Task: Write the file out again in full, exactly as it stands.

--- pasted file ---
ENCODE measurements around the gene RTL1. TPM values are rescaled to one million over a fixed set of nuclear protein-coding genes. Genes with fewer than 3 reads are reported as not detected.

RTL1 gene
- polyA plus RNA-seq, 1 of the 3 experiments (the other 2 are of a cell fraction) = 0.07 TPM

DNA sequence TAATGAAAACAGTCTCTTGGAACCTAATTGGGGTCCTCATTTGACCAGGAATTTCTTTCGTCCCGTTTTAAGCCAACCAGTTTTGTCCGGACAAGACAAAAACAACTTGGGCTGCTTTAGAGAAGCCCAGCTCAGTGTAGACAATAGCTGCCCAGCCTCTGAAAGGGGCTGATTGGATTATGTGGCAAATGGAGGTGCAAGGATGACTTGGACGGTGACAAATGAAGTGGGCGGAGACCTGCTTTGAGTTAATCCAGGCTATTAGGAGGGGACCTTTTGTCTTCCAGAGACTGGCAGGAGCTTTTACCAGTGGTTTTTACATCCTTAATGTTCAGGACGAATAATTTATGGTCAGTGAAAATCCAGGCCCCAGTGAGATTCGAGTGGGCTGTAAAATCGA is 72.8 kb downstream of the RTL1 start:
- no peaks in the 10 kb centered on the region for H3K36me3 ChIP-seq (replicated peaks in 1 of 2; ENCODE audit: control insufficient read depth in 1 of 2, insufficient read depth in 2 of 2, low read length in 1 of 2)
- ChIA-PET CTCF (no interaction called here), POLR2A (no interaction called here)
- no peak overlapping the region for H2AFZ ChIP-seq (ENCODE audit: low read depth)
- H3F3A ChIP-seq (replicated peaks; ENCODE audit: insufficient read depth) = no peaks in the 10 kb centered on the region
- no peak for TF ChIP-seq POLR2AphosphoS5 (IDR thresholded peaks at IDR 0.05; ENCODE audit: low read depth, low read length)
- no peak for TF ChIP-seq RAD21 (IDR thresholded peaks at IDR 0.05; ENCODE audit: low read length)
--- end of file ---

ENCODE measurements around the gene RTL1. TPM values are rescaled to one million over a fixed set of nuclear protein-coding genes. Genes with fewer than 3 reads are reported as not detected.

RTL1 gene
- polyA plus RNA-seq, 1 of the 3 experiments (the other 2 are of a cell fraction) = 0.07 TPM

DNA sequence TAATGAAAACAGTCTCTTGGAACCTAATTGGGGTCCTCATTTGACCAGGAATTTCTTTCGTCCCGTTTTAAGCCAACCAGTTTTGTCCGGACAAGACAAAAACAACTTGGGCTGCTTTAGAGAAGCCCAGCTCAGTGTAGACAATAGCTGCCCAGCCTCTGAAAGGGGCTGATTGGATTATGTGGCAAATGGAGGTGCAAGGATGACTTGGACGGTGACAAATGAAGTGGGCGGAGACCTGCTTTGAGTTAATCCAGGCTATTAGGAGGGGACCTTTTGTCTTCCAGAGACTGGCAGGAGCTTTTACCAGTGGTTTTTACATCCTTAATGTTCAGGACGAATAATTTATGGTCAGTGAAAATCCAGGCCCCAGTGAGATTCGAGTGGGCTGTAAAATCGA is 72.8 kb downstream of the RTL1 start:
- no peaks in the 10 kb centered on the region for H3K36me3 ChIP-seq (replicated peaks in 1 of 2; ENCODE audit: control insufficient read depth in 1 of 2, insufficient read depth in 2 of 2, low read length in 1 of 2)
- ChIA-PET CTCF (no interaction called here), POLR2A (no interaction called here)
- no peak overlapping the region for H2AFZ ChIP-seq (ENCODE audit: low read depth)
- H3F3A ChIP-seq (replicated peaks; ENCODE audit: insufficient read depth) = no peaks in the 10 kb centered on the region
- no peak for TF ChIP-seq POLR2AphosphoS5 (IDR thresholded peaks at IDR 0.05; ENCODE audit: low read depth, low read length)
- no peak for TF ChIP-seq RAD21 (IDR thresholded peaks at IDR 0.05; ENCODE audit: low read length)